Suspected Mumbai attacks mastermind was released on bail despite government attempts to keep him detained.
Suspected Mumbai attacks mastermind Zaki-ur-Rehman Lakhvi was released from jail on Friday on the Lahore High Court’s order, lawyers said, in a move likely to inflame tensions with neighboring India.
“Jail authorities released my client, Zaki-ur-Rehman Lakhvi, from detention at the Adiala Jail in Rawalpindi,” said Rizwan Abbasi, the legal counsel for the accused. “Justice was delivered to my client because had been detained illegally,” he added.
Abbasi said that he would return to court if the Government of Pakistan attempt to detain his client once again. “We have been fighting for his release for the past four months. If the government places him under illegal detention again, we are ready to return to the courts.” The lawyer also claimed Lakhvi had been detained without any evidence. “The court has already rejected allegations that my client was involved in the Mumbai attacks,” he added.
The release comes after nearly four months of wrangling over Lakhvi’s detention. In December, a judge granted him bail but the government responded by imposing a series of detention orders to keep him detained. However, judges have repeatedly cancelled the orders. The original bail order in December prompted an angry response from Indian Prime Minister Narendra Modi, who said it came as “a shock to all those who believe in humanity.”
A spokesman for India’s home ministry, who asked not to be named, condemned Lakhvi’s release. “This is a very disappointing announcement. An insult to the victims of the 26/11 Mumbai attack. The global community should take serious note of Pakistan’s double-speak on terrorism,” the spokesman said.
U.S. State Department spokesman Jeff Rathke said Washington was “gravely concerned” by Lakhvi’s release and had “communicated that concern to senior Pakistani officials over the course of many months and as recently as yesterday.”
“Terrorist attacks are an insult on the collective safety and security of all countries,” Rathke added.
In France, where Indian Prime Minister Narendra Modi is visiting, President Francois Hollande spoke of his “indignation” at Lakhvi’s release. In a speech in Paris on the first day of Modi’s visit, Hollande thanked the prime minister for his “solidarity” over the Islamist attacks in the French capital in January. “In the same vein, I express to you my indignation each time that a terrorist is freed while he still has responsibility for an abominable act,” Hollande said.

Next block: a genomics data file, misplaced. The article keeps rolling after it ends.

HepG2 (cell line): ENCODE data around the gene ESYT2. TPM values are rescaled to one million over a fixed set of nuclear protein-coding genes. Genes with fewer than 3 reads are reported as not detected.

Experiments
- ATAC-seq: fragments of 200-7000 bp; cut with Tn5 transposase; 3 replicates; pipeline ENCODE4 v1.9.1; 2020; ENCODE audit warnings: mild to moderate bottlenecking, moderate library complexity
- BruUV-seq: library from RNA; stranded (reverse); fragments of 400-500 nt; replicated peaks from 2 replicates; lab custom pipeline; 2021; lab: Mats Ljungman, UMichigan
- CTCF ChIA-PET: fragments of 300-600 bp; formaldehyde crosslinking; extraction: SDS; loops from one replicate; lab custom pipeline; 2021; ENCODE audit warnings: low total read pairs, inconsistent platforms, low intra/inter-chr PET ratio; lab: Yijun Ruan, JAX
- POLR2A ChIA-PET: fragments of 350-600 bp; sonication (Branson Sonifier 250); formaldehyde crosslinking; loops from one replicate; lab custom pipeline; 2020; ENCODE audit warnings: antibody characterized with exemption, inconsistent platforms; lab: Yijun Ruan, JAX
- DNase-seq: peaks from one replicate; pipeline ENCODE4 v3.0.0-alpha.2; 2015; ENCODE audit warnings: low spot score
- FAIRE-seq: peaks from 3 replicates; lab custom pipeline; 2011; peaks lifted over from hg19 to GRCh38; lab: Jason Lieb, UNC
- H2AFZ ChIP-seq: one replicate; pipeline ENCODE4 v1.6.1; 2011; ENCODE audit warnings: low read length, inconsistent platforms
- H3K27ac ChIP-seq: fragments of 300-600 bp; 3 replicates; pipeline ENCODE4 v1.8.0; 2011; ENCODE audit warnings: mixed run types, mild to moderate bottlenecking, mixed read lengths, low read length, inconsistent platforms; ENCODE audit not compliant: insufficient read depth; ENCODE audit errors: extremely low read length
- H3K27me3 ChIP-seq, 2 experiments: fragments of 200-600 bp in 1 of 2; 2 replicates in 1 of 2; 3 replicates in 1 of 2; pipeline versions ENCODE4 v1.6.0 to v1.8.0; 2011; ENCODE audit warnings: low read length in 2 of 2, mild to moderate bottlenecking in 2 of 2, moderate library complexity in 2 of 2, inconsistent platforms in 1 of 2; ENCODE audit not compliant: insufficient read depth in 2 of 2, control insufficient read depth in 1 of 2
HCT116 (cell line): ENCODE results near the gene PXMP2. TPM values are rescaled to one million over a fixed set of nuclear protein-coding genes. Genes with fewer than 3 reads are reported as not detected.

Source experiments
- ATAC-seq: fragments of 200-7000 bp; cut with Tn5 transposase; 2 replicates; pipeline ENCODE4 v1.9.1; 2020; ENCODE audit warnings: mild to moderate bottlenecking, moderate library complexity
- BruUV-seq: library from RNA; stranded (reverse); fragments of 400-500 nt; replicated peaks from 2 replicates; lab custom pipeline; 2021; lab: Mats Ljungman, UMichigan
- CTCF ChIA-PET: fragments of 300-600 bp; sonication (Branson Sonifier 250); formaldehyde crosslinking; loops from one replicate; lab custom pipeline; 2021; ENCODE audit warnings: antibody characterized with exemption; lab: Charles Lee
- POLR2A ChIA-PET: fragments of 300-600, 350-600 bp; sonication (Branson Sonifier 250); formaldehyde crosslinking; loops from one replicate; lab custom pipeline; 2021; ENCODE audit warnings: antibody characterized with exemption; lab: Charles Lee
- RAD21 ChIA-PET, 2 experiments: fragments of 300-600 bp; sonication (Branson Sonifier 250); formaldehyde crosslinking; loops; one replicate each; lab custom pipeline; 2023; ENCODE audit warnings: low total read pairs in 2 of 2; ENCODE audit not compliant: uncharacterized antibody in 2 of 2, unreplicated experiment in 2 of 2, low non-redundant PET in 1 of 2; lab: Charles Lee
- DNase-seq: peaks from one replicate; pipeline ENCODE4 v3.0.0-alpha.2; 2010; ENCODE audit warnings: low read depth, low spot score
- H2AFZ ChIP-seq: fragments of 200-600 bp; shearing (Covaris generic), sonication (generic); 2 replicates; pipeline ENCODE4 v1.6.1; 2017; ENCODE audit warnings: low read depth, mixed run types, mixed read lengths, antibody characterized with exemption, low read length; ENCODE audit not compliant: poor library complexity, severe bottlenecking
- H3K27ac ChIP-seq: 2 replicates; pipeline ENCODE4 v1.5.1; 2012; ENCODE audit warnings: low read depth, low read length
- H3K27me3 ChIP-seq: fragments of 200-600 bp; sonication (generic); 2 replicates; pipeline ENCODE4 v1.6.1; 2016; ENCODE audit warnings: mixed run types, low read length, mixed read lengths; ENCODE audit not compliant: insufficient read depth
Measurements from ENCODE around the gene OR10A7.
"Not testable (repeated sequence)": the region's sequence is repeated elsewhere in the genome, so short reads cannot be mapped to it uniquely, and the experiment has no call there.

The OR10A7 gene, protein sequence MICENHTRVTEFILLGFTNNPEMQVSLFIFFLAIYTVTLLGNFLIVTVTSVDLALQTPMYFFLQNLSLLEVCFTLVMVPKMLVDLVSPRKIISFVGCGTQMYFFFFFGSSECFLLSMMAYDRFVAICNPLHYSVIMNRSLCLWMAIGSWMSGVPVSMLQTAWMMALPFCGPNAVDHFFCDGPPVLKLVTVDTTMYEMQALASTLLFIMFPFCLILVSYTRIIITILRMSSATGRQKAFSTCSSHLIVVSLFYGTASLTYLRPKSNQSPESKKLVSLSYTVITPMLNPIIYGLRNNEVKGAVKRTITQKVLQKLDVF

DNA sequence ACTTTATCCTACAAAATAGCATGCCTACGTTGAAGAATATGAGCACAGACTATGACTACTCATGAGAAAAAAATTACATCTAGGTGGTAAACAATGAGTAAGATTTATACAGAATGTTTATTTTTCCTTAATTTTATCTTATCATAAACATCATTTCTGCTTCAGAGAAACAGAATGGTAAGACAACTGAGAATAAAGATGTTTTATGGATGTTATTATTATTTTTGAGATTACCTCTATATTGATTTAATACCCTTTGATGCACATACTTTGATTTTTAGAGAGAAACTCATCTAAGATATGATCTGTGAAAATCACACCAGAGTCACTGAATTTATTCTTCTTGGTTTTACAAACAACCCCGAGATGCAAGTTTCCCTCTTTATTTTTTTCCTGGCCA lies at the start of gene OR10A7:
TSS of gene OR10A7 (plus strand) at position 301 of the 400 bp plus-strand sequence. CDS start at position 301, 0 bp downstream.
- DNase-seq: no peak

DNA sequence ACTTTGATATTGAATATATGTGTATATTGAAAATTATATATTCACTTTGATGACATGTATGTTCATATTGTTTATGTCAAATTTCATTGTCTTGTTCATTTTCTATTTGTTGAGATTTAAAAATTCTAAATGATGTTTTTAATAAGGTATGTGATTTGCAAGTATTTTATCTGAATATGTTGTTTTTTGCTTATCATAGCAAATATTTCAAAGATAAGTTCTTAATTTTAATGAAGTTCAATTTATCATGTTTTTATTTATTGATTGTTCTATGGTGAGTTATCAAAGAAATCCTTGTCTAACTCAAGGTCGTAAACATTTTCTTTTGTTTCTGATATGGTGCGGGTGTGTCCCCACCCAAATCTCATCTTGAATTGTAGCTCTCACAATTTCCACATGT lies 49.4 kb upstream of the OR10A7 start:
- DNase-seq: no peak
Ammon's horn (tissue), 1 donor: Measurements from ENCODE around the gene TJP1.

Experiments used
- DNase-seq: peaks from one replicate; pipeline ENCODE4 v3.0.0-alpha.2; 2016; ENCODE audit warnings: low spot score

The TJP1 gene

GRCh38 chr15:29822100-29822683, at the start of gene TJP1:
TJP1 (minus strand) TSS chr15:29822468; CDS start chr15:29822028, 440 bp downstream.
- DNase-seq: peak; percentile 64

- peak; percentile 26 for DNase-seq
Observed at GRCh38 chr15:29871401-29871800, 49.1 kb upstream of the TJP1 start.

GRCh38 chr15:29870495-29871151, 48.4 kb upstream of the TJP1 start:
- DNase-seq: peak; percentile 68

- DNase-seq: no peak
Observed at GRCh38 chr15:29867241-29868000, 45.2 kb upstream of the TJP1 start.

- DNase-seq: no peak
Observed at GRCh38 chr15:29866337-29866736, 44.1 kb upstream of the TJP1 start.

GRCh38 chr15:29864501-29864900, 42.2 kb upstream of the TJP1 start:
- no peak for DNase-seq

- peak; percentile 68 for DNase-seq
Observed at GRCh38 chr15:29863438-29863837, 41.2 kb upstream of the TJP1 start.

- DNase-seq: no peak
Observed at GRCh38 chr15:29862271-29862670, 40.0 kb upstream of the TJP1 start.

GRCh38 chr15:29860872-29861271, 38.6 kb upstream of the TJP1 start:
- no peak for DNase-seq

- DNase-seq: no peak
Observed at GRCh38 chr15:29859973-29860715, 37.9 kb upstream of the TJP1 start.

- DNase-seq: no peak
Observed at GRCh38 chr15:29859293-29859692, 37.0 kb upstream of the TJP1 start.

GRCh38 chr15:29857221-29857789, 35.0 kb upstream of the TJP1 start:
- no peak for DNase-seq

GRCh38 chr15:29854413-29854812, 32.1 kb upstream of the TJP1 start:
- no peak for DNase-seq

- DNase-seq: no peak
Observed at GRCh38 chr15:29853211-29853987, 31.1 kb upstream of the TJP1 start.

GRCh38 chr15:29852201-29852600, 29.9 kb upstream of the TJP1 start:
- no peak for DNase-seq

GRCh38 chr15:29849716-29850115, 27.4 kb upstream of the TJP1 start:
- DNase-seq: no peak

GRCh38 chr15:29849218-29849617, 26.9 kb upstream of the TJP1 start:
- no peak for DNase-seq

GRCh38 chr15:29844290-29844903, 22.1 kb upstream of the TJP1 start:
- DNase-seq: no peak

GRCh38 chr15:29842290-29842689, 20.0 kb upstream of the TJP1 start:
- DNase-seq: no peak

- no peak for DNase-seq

After India reacted with outrage Friday, Pakistan foreign ministry spokeswoman Tasneem Aslam hit back, blaming Delhi for delaying the case. “Inordinate delay in extending cooperation by India complicated the case and weakened the prosecution,” she said, adding that the ministry is still “confident” that justice will be served.
On Thursday, the Lahore High Court ruled once again that Lakhvi’s detention was illegal and ordered the government to immediately release him against two surety bounds of Rs. 1 million each. “Justice Anwar-ul-Haq in his orders declared the detention unjustified and ordered for an immediate release of Zaki-ur-Rehman Lakhvi,” said Abbasi at the time. “The honorable judge said it is against Pakistan’s Constitution to detain anyone for longer than 90 days without providing definitive proof of guilt,” he added.
The Mumbai attacks were blamed on banned militant group Lashkar-e-Taiba (LeT). India has demanded Pakistan act against the accused or hand them over for prosecution in New Delhi. Lakhvi and six other suspects have been charged in Pakistan but their cases have made little progress since 2008. Delhi accuses Islamabad of purposely delaying the trials, while Pakistan claims India failed to hand over crucial evidence.
Indians took to social media to express their anger over the latest release. Journalist Barkha Dutt tweeted: “Dear Pakistani courts, would it take Lakhvi to mow down children in a Peshawar school for you to see him for the terrorist he is?”